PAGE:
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2933 Efficient Nanoparticle-Mediated Delivery of Gene Editing Reagents into Human Hematopoietic Stem and Progenitor Cells

Program: Oral and Poster Abstracts
Session: 801. Gene Therapies: Poster II
Hematology Disease Topics & Pathways:
Clinical Practice (Health Services and Quality), Technology and Procedures, gene editing
Sunday, December 12, 2021, 6:00 PM-8:00 PM

Rkia El Kharrag, PhD*, Kurt Berckmueller*, Margaret Cui*, Ravishankar Madhu*, Anai M Perez*, Olivier Humbert, PhD*, Hans-Peter Kiem, MD PhD and Stefan Radtke, PhD

Fred Hutchinson Cancer Research Center, Seattle, WA

Autologous hematopoietic stem cell (HSC) gene therapy has the potential to cure millions of patients suffering from hematological diseases and disorders. Recent HSCs gene therapy trials using CRISPR/Cas9 nucleases to treat sickle cell disease (SCD) have shown promising results paving the way for gene editing approaches for other diseases. However, current applications depend on expensive and rare GMP facilities for the manipulation of HSCs ex vivo. Consequently, this promising treatment option remains inaccessible to many patients especially in low- and middle-income settings. HSC-targeted in vivo delivery of gene therapy reagents could overcome this bottleneck and thereby enhance the portability and availability of gene therapy.

Various kinds of nanoparticles (lipid, gold, polymer, etc.) are currently used to develop targeted ex vivo as well as in vivo gene therapy approaches. We have previously shown that poly (β-amino ester) (PBAE)-based nanoparticle (NP) formulations can be used to efficiently deliver mRNA into human T cells and umbilical cord blood-derived CD34+ hematopoietic stem and progenitor cells (HSPCs) (Moffet et al. 2017, Nature Communications). Here, we optimized our NP formulation to deliver mRNA into GCSF-mobilized adult human CD34+ HSPCs, a more clinically relevant and frequently used cell source for ex vivo and the primary target for in vivo gene therapy. Furthermore, we specifically focused on the evaluation of NP-mediated delivery of CRISPR/Cas9 gene editing reagents. The efficiency of our NP-mediated delivery of gene editing reagents was comprehensively tested in comparison to electroporation, the current experimental, pre-clinical as well as clinical standard for gene editing. Most important for the clinical translation of this technology, we defined quality control parameters for NPs, identified standards that can predict the editing efficiency, and established protocols to lyophilize and store formulated NPs for enhanced portability and future in vivo applications.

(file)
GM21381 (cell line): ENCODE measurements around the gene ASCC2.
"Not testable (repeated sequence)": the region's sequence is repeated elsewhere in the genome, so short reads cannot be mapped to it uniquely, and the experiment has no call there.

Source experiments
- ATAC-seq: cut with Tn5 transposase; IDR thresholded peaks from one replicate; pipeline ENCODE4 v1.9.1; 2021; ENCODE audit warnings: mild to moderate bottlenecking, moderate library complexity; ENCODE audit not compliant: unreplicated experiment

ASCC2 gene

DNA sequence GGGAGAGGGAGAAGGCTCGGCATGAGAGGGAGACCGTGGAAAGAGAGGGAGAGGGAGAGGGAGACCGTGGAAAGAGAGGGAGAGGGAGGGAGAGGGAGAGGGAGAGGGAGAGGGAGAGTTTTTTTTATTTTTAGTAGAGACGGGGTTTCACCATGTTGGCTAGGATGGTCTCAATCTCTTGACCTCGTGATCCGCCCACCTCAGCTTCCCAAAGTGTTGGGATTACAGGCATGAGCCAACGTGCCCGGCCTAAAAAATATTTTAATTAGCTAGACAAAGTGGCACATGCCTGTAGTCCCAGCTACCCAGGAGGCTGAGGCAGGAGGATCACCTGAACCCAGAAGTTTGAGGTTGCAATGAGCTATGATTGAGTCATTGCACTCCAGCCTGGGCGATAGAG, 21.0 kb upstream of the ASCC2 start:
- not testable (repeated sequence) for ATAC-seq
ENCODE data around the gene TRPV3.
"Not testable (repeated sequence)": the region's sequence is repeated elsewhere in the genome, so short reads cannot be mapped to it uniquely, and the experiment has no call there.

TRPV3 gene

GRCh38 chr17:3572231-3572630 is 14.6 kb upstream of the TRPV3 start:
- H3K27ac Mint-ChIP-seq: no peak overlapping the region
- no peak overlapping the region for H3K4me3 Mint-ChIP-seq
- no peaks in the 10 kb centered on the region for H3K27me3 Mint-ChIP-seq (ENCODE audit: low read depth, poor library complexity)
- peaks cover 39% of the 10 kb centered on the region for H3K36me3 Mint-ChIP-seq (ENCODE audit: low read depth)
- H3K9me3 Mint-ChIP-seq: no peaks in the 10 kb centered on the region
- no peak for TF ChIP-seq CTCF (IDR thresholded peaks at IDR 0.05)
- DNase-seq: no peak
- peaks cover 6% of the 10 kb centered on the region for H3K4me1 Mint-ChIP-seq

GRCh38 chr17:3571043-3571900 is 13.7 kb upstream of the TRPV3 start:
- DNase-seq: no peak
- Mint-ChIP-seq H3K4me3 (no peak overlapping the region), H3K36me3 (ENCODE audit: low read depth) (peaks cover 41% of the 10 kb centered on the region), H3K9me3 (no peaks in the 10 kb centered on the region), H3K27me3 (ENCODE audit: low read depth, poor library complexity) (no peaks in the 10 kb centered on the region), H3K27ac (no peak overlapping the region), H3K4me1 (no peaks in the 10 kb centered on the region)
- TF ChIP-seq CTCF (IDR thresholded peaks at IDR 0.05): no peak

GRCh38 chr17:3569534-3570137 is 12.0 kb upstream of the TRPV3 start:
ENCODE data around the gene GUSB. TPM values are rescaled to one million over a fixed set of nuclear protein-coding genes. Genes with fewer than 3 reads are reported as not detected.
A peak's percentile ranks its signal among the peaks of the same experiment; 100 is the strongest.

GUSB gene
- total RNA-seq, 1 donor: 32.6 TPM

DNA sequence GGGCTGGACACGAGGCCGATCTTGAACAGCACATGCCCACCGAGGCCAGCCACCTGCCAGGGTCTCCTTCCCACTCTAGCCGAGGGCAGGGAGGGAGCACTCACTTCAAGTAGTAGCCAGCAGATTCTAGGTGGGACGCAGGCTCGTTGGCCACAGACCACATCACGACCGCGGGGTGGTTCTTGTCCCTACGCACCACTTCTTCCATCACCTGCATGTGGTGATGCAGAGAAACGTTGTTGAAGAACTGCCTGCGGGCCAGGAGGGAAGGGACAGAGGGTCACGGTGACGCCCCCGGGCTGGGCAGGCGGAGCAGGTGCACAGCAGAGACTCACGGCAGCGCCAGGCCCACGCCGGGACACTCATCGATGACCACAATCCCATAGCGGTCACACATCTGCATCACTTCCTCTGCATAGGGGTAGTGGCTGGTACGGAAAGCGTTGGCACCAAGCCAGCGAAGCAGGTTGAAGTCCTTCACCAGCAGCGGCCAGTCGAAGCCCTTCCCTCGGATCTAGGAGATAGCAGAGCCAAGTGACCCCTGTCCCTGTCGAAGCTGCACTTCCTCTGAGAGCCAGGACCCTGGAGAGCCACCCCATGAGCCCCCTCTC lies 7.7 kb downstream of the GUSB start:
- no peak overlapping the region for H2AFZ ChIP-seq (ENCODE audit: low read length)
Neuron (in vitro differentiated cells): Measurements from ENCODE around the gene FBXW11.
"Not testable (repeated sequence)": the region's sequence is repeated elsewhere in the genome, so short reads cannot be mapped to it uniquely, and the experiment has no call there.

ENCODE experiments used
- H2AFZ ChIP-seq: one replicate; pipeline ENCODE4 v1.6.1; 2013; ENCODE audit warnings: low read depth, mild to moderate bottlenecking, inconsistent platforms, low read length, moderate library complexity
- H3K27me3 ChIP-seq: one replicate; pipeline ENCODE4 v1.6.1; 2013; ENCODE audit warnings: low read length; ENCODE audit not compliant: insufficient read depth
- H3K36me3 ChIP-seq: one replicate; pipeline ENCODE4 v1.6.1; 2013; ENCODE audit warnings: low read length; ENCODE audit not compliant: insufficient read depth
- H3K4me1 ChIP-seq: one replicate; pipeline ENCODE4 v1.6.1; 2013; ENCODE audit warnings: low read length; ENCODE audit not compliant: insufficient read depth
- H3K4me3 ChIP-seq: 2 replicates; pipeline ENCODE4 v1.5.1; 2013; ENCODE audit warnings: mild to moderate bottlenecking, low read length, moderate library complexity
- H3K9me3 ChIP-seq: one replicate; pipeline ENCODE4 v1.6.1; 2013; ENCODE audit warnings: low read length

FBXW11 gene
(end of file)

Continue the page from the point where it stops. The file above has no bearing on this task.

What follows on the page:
Nanoformulations were loaded with Cas9 ribonucleoprotein (RNP) complexes to knock out CD33, an established strategy in our lab to protect HSCs from anti-CD33 targeted acute myeloid leukemia (AML) immunotherapy (Humbert et al. 2019, Leukemia). RNP-loaded NPs were evaluated for size and charge to correlate physiochemical properties with the outcome as well as establish quality control standards. NPs passing the QC were incubated with human GCSF-mobilized CD34+ hematopoietic stem and progenitor cells (HSPCs). In parallel, RNPs were delivered into CD34+ cells using our established EP protocol. NP- and EP-edited CD34+ cells were evaluated phenotypically by flow cytometry and functionally in colony-forming cell (CFC) assays as well as in NSG xenograft model.

The optimal characteristics for RNP-loaded NPs were determined at 150-250 nm and 25-35 mV. Physiochemical assessment of RNP-loaded NP formations provided an upfront quality control of RNP components reliably detecting degraded components. Most importantly, NP charge directly correlated with the editing efficiency (Figure A). NPs achieved more than 85% CD33 knockout using 3-fold lower dose of CRISPR nucleases compared to EP. No impact on the erythromyeloid differentiation potential of gene-edited cells in CFC assays was observed. Finally, NP-modified CD34+ cells showed efficient and sustained gene editing in vivo with improved long-term multilineage engraftment potential in the peripheral blood (PB) and bone marrow stem cell compartment of NSG mice in comparison to EP-edited cells (Figure B).

Here we show that PBAE-NPs enable efficient CRISPR/Cas9 gene editing of human GCSF-mobilized CD34+ cells without compromising the viability and long-term multilineage engraftment of human HSPCs in vivo. Most importantly, we defined physiochemical properties of PBAE-NPs that enable us to not only determine the integrity of our gene-editing agents but also predict the efficiency of editing in HSPCs. The requirement of 3-fold less reagents compared to EP, the ability to lyophilize quality-controlled and ready to administer gene therapy reagents, and the opportunity to engineer the surface of PBAE-NPs with HSC-targeting molecules (e.g. antibodies) could make this also a highly attractive and portable editing platform for in vivo HSC gene therapy.

Disclosures: Kiem: VOR Biopharma: Consultancy; Homology Medicines: Consultancy; Ensoma Inc.: Consultancy, Current holder of individual stocks in a privately-held company. Radtke: Ensoma Inc.: Consultancy; 47 Inc.: Consultancy.

*signifies non-member of ASH